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5 Ways the LA Regional Food Bank Fights Child Hunger

5 Ways the LA Regional Food Bank Fights Child Hunger

No child should go hungry. The Food Bank and our partners are committed to tackling children’s food insecurity through various initiatives.

Children who experience hunger are more likely to develop and suffer from lifelong psychological and academic effects, further perpetuating the cycle of food insecurity. Creating routines around balanced meals fosters a sense of stability and foundation for developing healthy eating habits throughout their formative years and beyond. However, for one in four children in Los Angeles County, eating regularly balanced meals can be challenging.

Young children deserve a healthy start to grow, learn, and play at their full potential. The Los Angeles Regional Food Bank and our community partners are dedicated to helping make sure that food-insecure children have the food and nutrition assistance they need to thrive in and outside of the classroom in many ways, including the following initiatives.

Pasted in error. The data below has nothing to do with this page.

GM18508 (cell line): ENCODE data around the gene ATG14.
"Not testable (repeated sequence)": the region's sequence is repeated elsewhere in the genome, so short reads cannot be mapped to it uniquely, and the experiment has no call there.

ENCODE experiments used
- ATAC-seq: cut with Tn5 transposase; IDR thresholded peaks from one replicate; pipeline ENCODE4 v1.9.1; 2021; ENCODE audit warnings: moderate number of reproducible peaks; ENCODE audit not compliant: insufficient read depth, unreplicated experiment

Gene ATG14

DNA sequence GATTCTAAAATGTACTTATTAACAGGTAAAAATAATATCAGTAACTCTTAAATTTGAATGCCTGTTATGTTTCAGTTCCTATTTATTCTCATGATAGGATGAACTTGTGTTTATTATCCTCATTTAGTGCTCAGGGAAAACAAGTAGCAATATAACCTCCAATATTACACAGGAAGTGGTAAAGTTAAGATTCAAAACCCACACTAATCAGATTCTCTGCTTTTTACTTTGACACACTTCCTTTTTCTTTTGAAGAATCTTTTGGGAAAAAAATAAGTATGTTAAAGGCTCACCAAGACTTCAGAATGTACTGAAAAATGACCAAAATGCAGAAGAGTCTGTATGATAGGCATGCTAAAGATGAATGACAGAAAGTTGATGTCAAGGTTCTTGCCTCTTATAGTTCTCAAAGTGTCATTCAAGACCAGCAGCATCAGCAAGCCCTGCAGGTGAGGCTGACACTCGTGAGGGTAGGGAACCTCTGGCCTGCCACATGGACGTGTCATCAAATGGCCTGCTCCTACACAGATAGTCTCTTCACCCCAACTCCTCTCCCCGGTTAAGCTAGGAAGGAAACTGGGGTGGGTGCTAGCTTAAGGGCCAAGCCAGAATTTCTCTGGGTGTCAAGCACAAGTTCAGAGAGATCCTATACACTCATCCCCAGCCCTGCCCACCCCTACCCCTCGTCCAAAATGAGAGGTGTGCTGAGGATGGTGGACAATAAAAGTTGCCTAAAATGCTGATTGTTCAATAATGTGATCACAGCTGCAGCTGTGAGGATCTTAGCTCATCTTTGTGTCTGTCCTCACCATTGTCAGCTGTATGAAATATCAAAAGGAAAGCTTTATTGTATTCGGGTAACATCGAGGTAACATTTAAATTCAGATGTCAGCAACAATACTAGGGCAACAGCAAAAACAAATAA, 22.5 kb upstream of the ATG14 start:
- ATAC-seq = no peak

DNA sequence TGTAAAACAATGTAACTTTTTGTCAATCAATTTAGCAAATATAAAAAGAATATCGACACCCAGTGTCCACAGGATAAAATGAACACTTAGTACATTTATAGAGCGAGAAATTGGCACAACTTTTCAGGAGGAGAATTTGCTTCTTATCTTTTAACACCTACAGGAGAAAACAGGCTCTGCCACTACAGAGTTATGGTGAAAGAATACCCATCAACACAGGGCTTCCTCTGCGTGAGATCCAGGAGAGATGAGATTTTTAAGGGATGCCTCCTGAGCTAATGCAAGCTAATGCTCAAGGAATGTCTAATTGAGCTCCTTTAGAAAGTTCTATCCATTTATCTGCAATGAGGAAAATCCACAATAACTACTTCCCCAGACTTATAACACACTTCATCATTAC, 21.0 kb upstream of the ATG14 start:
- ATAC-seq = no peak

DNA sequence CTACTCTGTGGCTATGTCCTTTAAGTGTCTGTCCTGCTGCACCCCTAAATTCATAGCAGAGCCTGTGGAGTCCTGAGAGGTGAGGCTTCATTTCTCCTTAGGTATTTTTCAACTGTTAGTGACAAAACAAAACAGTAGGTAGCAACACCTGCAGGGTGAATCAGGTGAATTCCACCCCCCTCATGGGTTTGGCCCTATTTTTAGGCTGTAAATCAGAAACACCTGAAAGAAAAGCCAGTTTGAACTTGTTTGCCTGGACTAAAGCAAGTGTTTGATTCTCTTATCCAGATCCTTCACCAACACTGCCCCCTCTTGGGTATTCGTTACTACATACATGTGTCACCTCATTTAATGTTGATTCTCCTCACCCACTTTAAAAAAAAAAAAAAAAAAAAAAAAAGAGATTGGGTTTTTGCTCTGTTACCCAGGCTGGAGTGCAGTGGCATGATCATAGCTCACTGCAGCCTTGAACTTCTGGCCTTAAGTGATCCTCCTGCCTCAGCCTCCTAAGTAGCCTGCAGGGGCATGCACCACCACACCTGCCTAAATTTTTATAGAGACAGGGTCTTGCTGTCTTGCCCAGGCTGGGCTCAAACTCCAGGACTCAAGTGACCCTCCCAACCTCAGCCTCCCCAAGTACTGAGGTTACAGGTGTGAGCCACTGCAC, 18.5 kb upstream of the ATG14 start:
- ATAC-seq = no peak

1. BackPack Program

The BackPack Program alleviates child food insecurity for kids who count on school meals during the week and may not have food access during the weekend. Food kits are packed with nutritious food products, depending on the season and availability, such as low-fat milk, 100% juice, oatmeal, peanut butter, whole grain pasta, spaghetti sauce, pancake mix, macaroni and cheese, brown rice, vegetable beef soup, black beans and chunk chicken or tuna and cereal.

In 2021, the BackPack Program distributed over 7,760 backpacks containing over 168,510 pounds of food to 850 children at five school partners, including schools in the Los Angeles Unified School District (LAUSD) and Compton Unified School District (CUSD).

Read more about the BackPack Program>

2. Summer Lunch/Breakfast

The Food Bank’s Child Nutrition programs provide thoughtful, balanced meals and food kits for children facing food insecurity. The Summer Lunch/Breakfast program this year started on June 6. Through August 12, 2022, it will provide nutritious morning and midday meals to children who typically receive breakfast and lunch during the school year.